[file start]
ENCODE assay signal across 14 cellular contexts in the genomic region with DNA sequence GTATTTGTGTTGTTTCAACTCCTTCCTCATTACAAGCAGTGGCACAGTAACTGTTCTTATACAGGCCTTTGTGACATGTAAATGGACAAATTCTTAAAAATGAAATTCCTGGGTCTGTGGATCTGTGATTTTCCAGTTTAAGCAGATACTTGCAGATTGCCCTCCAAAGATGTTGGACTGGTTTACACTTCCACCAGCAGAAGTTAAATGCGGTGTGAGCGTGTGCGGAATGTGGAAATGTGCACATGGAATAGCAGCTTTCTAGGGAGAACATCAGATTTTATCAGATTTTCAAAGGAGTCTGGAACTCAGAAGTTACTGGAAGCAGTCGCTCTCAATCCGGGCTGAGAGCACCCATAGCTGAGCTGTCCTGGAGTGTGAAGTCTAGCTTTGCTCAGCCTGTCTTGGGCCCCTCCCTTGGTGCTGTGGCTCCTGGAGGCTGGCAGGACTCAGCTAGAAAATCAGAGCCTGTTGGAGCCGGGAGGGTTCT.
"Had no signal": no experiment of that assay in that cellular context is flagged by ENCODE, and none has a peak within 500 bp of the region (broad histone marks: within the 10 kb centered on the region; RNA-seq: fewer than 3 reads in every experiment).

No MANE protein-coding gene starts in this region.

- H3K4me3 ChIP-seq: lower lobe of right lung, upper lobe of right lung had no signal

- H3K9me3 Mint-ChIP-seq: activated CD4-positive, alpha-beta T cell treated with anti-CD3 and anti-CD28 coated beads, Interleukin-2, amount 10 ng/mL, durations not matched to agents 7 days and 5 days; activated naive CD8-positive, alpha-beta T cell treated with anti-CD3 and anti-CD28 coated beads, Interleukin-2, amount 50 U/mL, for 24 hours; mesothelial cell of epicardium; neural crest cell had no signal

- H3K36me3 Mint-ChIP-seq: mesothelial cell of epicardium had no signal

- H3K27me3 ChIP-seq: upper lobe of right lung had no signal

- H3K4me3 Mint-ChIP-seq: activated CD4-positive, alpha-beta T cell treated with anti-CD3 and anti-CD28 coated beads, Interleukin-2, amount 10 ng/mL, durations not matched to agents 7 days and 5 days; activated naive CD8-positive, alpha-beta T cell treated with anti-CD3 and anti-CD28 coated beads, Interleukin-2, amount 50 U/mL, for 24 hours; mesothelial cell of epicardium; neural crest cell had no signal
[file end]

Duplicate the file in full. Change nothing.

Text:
ENCODE assay signal across 14 cellular contexts in the genomic region with DNA sequence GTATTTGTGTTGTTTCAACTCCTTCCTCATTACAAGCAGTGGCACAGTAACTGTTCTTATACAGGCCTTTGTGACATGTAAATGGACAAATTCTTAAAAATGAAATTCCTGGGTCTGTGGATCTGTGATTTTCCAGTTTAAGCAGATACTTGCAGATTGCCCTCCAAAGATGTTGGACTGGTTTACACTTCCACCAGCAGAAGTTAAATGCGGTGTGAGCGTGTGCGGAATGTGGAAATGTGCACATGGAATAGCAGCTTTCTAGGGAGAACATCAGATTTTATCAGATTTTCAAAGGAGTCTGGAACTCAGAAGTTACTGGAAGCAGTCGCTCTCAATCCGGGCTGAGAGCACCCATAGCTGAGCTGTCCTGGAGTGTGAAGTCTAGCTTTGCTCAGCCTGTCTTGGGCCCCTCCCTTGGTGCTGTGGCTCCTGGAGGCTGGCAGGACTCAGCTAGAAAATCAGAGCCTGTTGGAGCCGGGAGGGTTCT.
"Had no signal": no experiment of that assay in that cellular context is flagged by ENCODE, and none has a peak within 500 bp of the region (broad histone marks: within the 10 kb centered on the region; RNA-seq: fewer than 3 reads in every experiment).

No MANE protein-coding gene starts in this region.

- H3K4me3 ChIP-seq: lower lobe of right lung, upper lobe of right lung had no signal

- H3K9me3 Mint-ChIP-seq: activated CD4-positive, alpha-beta T cell treated with anti-CD3 and anti-CD28 coated beads, Interleukin-2, amount 10 ng/mL, durations not matched to agents 7 days and 5 days; activated naive CD8-positive, alpha-beta T cell treated with anti-CD3 and anti-CD28 coated beads, Interleukin-2, amount 50 U/mL, for 24 hours; mesothelial cell of epicardium; neural crest cell had no signal

- H3K36me3 Mint-ChIP-seq: mesothelial cell of epicardium had no signal

- H3K27me3 ChIP-seq: upper lobe of right lung had no signal

- H3K4me3 Mint-ChIP-seq: activated CD4-positive, alpha-beta T cell treated with anti-CD3 and anti-CD28 coated beads, Interleukin-2, amount 10 ng/mL, durations not matched to agents 7 days and 5 days; activated naive CD8-positive, alpha-beta T cell treated with anti-CD3 and anti-CD28 coated beads, Interleukin-2, amount 50 U/mL, for 24 hours; mesothelial cell of epicardium; neural crest cell had no signal